Months into collective efforts to flatten the curve, those of us lucky enough to be working remotely may be feeling overly familiar with our own homes, rooms once traveled through quite casually on our way to somewhere else and that must now function as our entire world. Inevitably, they fall short, and we start to imagine ourselves — worry-free — in different, better versions. Zoom calls and Instagram Live clips taunt us with small slivers of alternatives — intimacy has, in so many ways, been curtailed, and yet we’re getting glimpses into spaces we’ve never seen before. Perhaps you, too, have been distracted by the poster, stack of books or unusually colored wall behind the person on the other end of the platform and wondered about what is just out of view and what it might reveal about its owner’s true essence.

To satisfy that voyeuristic impulse, we recommend browsing some of the most eclectic homes featured in T. These are spaces imbued not simply with good taste (which over time can become stale) but a point of view, and therefore really do seem like worlds unto themselves. Take the immaculately preserved Corona, Queens, abode of the musician Louis Armstrong (with its mirrored bathroom and space-age-inspired kitchen), a surrealist house in Portland with LED lights lining the staircase or an erotic film studio turned California dream house. Each one is its own sort of sanctuary, and a virtual tour or two is sure to get you, however briefly, out of your house and head.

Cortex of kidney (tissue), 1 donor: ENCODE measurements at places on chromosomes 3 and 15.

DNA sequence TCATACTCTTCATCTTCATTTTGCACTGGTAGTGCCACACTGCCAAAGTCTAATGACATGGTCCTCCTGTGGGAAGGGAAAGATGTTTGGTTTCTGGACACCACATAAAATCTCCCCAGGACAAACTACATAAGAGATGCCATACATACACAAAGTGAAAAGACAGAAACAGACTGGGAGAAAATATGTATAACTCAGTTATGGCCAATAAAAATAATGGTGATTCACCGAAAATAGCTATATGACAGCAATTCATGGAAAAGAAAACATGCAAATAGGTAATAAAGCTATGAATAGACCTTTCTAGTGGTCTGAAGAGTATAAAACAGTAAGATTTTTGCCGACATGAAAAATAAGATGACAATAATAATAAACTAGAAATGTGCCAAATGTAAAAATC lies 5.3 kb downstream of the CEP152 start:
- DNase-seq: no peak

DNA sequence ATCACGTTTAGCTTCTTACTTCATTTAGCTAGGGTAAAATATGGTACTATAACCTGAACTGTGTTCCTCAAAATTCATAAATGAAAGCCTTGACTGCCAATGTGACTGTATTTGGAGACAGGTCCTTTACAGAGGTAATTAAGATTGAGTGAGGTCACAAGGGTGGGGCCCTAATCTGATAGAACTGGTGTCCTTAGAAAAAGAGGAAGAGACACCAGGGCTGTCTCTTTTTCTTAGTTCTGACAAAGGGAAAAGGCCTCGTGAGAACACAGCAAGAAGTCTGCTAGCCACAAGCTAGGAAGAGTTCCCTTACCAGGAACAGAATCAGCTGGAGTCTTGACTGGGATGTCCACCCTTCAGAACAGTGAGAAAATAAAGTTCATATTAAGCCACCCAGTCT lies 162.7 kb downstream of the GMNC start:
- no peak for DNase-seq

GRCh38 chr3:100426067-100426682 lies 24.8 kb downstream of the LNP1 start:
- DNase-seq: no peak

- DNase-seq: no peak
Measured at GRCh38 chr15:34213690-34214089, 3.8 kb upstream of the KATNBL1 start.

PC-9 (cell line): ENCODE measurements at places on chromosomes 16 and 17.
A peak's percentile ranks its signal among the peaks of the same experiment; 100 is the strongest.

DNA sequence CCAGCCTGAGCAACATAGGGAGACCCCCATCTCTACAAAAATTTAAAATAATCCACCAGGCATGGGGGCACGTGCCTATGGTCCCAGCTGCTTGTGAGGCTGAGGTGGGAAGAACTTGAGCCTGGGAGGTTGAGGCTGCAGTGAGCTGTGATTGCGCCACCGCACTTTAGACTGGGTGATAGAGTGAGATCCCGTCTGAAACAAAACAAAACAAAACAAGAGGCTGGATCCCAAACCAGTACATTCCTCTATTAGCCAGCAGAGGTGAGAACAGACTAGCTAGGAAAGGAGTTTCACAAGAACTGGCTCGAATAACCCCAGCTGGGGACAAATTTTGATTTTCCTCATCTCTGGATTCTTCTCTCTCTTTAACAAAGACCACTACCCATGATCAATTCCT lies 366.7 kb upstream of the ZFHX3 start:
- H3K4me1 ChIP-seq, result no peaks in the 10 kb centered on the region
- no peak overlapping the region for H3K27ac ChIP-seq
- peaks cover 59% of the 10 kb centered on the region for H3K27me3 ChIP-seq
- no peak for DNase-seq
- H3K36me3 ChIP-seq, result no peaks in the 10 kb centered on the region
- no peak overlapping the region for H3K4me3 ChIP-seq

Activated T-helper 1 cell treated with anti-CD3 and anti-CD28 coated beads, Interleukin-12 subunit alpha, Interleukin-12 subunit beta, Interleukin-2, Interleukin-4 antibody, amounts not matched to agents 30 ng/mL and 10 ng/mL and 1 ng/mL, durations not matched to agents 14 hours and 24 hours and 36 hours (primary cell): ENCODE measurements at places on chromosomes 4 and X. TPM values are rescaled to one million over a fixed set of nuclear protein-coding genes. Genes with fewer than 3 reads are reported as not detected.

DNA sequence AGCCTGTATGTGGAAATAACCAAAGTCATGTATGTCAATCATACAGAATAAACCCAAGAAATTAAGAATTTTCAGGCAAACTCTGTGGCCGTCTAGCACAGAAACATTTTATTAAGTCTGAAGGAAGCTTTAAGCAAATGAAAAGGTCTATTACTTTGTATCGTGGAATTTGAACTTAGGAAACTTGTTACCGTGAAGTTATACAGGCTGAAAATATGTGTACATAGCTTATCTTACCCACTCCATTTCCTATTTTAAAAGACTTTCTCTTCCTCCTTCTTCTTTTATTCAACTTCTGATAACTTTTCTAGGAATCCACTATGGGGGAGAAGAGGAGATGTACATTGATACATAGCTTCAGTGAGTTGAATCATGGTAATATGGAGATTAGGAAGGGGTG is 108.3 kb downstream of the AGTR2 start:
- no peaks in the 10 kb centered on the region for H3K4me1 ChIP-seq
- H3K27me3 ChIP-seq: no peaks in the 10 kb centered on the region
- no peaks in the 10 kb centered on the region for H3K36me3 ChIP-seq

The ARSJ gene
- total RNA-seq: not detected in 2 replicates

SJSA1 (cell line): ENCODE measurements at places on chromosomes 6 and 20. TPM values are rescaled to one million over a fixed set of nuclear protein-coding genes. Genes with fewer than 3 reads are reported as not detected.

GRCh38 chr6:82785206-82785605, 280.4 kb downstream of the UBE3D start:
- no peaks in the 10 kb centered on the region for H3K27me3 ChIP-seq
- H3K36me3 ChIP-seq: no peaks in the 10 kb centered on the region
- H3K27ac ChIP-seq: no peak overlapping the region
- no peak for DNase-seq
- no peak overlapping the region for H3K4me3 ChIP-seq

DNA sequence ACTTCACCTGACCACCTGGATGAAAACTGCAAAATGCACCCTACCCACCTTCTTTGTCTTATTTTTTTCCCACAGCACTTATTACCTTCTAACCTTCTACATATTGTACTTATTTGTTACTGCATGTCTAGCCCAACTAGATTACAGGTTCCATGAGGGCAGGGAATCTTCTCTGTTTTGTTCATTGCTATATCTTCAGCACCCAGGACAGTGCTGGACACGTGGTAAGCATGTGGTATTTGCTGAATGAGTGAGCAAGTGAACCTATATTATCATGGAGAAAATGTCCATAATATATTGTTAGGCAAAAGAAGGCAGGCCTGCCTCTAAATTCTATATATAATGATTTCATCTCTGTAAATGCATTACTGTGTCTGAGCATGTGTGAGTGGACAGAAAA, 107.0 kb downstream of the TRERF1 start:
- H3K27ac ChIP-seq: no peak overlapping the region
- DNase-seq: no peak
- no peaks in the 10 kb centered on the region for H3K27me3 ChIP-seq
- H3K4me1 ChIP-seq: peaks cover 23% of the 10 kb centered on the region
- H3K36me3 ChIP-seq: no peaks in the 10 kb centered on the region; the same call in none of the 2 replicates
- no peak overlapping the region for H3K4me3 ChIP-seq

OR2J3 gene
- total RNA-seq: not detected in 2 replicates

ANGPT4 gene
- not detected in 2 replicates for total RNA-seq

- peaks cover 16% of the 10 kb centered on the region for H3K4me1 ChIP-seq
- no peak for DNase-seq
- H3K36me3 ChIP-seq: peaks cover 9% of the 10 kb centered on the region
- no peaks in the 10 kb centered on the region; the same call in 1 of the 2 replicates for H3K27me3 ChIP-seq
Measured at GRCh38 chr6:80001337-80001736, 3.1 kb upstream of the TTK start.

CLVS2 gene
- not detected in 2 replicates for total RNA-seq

Nearly 50 years after Louis Armstrong’s death, his Corona, Queens, home — now the site of the Louis Armstrong House Museum — remains remarkably well preserved, right down to the half-full bottle of Jack Daniel’s that remains in his liquor cabinet. As a result, it’s not only a stunning tribute to the musician (housing an archive of his books and his array of trumpets) but also to the influence of midcentury design.

The furniture designer Guillermo Santomà’s Casa Horta in Barcelona is another house that plays tricks on the visitor: What at first appears to be a modest single-story home actually comprises three stories, with rooms that seem to melt into one another thanks to shared color schemes, holes in walls and grated floors that light shines through. The bones of the house date back to the early 1900s, but after purchasing it roughly six years ago, Santomà and a small crew started remodeling, which, for the most part, meant tearing down existing walls and creating space. In a way, the result is an extension of his design practice: “That it grows, that it connects, that it gets mixed up,” he says, “you don’t quite know where one thing ends and another begins.”

The architect Sou Fujimoto spent the six years following his graduation from the University of Tokyo doing, well, nothing. During that period, Nikil Saval writes, he honed “his idea of what architecture ought to be.” And it proved fruitful: He has since gone on to render that idea — interrogating sets of oppositions like city and nature, inside and outside, isolation and exposure — in a series of clever, conceptual buildings and residences. The architect’s work, in Tokyo and beyond, stands out for its “perfect fusion of conceptual daring and architectural function.”

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